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Fitch’s Corner
March 27, 2024

Fitch’s Corner

The Care and Keeping of a Historic Farm

By Tara Kelly

Photos by Antoine Bootz

Fitch’s Corner, with its iconic gray, red, and green color scheme, on Mabbettsville Road in Millbrook, is the country home and horse farm of Fernanda Kellogg and her husband, Kirk Henckels. It has long been a fixture in the community. For 25 years it was the home of the Fitch’s Corner Horse Trials, an annual destination event for serious riders, and for longer than Kellogg can say, it’s been a meeting place for the Millbrook Hunt, of which she is now a master.

All this is very fitting. Kellogg says she bought the property because, “I wanted to have the horses at home.” In addition to lots of paddocks it had a seven-stall barn, (now increased to 15). Both Kellogg and Henckels are life-long equestrians, though Henckels grew up riding Western. “He was the 4-H Texas state champion in 1970,” says Kellogg. The farmhouse, when Kellogg first saw it, hadn’t been updated in decades. “It was a rabbit warren. Very 1940s. There was a staff dining room, a flower room, eight or nine bedrooms, almost all of them interconnecting; all very typical of that era of house,” Kellogg says. “And four staircases, one hidden behind paneling,” Henckels adds. “It had been the home of the Hanes family, the underwear brand, and they raised their children and sporting dogs there.” 

Kellogg and Henckels met in 1995. “We had a million friends in common,” says Henckels. “And when Kirk came to Millbrook, everyone started doing their thing and putting us together,” Kellogg says. It worked, and they married at Fitch’s Corner in the summer of 1998.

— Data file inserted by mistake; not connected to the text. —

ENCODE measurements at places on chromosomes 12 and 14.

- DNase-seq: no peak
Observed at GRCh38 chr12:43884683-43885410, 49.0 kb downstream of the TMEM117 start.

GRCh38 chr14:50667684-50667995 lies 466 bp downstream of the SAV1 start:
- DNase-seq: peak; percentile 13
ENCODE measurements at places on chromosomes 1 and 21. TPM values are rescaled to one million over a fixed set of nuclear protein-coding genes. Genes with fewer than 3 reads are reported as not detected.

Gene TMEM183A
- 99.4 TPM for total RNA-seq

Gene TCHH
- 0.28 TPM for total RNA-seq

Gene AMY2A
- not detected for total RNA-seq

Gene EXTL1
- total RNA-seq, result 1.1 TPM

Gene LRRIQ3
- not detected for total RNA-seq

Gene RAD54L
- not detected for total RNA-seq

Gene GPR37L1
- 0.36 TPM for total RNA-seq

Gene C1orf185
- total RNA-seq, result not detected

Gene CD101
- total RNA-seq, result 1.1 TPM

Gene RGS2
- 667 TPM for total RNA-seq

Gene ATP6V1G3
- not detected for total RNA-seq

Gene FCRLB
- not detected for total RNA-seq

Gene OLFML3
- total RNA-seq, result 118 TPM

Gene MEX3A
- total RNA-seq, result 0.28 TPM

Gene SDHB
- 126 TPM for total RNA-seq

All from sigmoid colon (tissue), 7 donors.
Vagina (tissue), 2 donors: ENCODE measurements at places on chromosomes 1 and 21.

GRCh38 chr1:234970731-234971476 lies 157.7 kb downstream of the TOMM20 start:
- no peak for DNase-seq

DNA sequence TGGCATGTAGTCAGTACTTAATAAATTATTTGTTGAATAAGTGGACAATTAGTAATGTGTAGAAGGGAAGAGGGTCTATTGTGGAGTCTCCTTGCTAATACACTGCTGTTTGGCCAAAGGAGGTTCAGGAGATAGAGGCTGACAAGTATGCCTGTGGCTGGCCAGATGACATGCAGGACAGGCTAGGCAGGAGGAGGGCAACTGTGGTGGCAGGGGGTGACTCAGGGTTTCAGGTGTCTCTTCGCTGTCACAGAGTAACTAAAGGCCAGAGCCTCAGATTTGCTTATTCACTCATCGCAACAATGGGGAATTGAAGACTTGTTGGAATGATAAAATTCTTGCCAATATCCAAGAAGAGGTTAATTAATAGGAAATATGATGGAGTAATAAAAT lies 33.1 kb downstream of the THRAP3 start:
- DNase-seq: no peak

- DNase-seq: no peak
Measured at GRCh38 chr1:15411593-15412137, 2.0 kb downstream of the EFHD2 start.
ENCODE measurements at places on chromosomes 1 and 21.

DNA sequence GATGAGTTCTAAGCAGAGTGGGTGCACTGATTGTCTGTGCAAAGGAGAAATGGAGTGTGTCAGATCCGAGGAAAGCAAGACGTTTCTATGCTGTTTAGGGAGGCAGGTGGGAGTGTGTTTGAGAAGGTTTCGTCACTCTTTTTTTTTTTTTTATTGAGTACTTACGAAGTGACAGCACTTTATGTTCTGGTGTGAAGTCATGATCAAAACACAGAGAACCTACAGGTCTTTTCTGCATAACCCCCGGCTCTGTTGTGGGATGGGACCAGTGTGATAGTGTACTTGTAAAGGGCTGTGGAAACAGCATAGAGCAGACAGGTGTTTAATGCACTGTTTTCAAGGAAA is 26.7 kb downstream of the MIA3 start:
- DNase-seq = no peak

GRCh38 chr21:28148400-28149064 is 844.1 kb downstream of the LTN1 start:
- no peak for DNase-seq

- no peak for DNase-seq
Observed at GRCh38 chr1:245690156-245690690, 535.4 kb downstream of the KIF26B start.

Then they set about updating the house and restoring the gardens. “There was not a square inch that you could expand, but we improved the flow between the rooms,” says Kellogg. “The staff dining room became our shared office, upstairs we added more bathrooms, the dog room became my tool room, and the occasional dog grooming salon,” says Henckels.

The gardens, which wrap around the back and sides of the house, had some historic features as well. Peony bushes lined the perimeter fencing. Brick borders and paths still outlined the various gardens. “It was such a lovely lay-out you’d have to be an idiot to change it,” says Henckels. But it did need to be refreshed. 

Kellogg says, “When we got married, many of our friends gave us trees for wedding presents.” Henckels ticks off the list. “The crab apples, the dogwood, the pine tree, and the birches by the barn.” They all bring special meaning to the landscape.

While the garden is mainly Henckels purview, Kellogg is famous for her tablescapes. In truth, Kellogg and Henckels share the same passions. “We are both inveterate collectors and generally like the same things. I have a tendency toward English, and Fernanda, because of her family, is more continental,” says Henckels. Their copious silver collection, inherited from both their families, has been added to over time. “Whenever something catches our eye,” says Kellogg.

As befitting a master of the Millbrook Hunt, Kellogg indulges a love of sporting art. Important English horse paintings share wall space with eclectic auction finds. Henckels admits to “a fetish for fox and hound-themed stirrup cups” displayed throughout the living room and library. 

“I think of this house as being well-occupied by family and friends,”says Kellogg. Henckels says, “There are times when I thought it would explode, but on the whole, it behaves itself.” 

The country life is well represented both inside and out. These days, the cross-country course is still available for schooling, the Millbrook Hunt still rides across the land, and Kellogg, who is on the board of the Dutchess Land Conservancy, has put the property in conservation. “I think of us as stewards of the land,” Kellogg says. And of course, of the house, too.